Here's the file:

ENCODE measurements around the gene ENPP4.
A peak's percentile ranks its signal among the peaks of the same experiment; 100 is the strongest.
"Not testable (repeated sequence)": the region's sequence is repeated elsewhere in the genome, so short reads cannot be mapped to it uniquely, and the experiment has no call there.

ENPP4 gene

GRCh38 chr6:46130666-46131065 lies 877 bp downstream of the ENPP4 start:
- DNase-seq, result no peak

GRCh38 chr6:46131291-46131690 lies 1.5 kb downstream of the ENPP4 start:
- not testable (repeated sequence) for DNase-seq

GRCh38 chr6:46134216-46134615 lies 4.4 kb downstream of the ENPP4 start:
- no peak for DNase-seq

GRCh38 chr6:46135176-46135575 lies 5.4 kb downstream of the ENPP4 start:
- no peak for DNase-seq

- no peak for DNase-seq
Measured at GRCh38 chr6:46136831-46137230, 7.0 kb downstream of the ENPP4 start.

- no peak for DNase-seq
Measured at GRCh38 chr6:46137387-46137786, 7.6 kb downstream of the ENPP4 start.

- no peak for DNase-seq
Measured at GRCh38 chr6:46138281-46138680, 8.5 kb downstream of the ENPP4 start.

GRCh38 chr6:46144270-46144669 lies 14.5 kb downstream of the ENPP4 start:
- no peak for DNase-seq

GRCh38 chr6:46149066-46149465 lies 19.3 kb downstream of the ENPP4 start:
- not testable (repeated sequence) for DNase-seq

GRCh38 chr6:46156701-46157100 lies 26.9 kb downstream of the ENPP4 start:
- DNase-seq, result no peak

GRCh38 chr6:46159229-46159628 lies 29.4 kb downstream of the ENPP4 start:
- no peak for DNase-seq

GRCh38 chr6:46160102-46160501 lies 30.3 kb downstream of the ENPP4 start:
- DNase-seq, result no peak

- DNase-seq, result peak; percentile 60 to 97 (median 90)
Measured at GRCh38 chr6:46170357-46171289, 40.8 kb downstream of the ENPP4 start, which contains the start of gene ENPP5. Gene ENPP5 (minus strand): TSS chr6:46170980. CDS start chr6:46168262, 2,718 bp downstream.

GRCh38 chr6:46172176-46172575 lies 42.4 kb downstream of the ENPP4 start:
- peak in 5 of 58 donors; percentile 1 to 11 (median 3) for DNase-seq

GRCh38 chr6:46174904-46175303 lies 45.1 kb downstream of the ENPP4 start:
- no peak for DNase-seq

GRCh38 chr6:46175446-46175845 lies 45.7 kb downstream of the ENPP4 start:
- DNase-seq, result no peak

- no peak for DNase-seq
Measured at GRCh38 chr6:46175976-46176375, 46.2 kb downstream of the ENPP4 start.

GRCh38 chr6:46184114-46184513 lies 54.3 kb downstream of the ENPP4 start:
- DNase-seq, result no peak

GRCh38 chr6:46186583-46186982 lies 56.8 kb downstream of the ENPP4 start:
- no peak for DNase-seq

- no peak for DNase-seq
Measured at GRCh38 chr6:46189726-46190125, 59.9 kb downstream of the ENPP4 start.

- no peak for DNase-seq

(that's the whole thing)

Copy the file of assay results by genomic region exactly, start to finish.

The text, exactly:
ENCODE measurements around the gene ENPP4.
A peak's percentile ranks its signal among the peaks of the same experiment; 100 is the strongest.
"Not testable (repeated sequence)": the region's sequence is repeated elsewhere in the genome, so short reads cannot be mapped to it uniquely, and the experiment has no call there.

ENPP4 gene

GRCh38 chr6:46130666-46131065 lies 877 bp downstream of the ENPP4 start:
- DNase-seq, result no peak

GRCh38 chr6:46131291-46131690 lies 1.5 kb downstream of the ENPP4 start:
- not testable (repeated sequence) for DNase-seq

GRCh38 chr6:46134216-46134615 lies 4.4 kb downstream of the ENPP4 start:
- no peak for DNase-seq

GRCh38 chr6:46135176-46135575 lies 5.4 kb downstream of the ENPP4 start:
- no peak for DNase-seq

- no peak for DNase-seq
Measured at GRCh38 chr6:46136831-46137230, 7.0 kb downstream of the ENPP4 start.

- no peak for DNase-seq
Measured at GRCh38 chr6:46137387-46137786, 7.6 kb downstream of the ENPP4 start.

- no peak for DNase-seq
Measured at GRCh38 chr6:46138281-46138680, 8.5 kb downstream of the ENPP4 start.

GRCh38 chr6:46144270-46144669 lies 14.5 kb downstream of the ENPP4 start:
- no peak for DNase-seq

GRCh38 chr6:46149066-46149465 lies 19.3 kb downstream of the ENPP4 start:
- not testable (repeated sequence) for DNase-seq

GRCh38 chr6:46156701-46157100 lies 26.9 kb downstream of the ENPP4 start:
- DNase-seq, result no peak

GRCh38 chr6:46159229-46159628 lies 29.4 kb downstream of the ENPP4 start:
- no peak for DNase-seq

GRCh38 chr6:46160102-46160501 lies 30.3 kb downstream of the ENPP4 start:
- DNase-seq, result no peak

- DNase-seq, result peak; percentile 60 to 97 (median 90)
Measured at GRCh38 chr6:46170357-46171289, 40.8 kb downstream of the ENPP4 start, which contains the start of gene ENPP5. Gene ENPP5 (minus strand): TSS chr6:46170980. CDS start chr6:46168262, 2,718 bp downstream.

GRCh38 chr6:46172176-46172575 lies 42.4 kb downstream of the ENPP4 start:
- peak in 5 of 58 donors; percentile 1 to 11 (median 3) for DNase-seq

GRCh38 chr6:46174904-46175303 lies 45.1 kb downstream of the ENPP4 start:
- no peak for DNase-seq

GRCh38 chr6:46175446-46175845 lies 45.7 kb downstream of the ENPP4 start:
- DNase-seq, result no peak

- no peak for DNase-seq
Measured at GRCh38 chr6:46175976-46176375, 46.2 kb downstream of the ENPP4 start.

GRCh38 chr6:46184114-46184513 lies 54.3 kb downstream of the ENPP4 start:
- DNase-seq, result no peak

GRCh38 chr6:46186583-46186982 lies 56.8 kb downstream of the ENPP4 start:
- no peak for DNase-seq

- no peak for DNase-seq
Measured at GRCh38 chr6:46189726-46190125, 59.9 kb downstream of the ENPP4 start.

- no peak for DNase-seq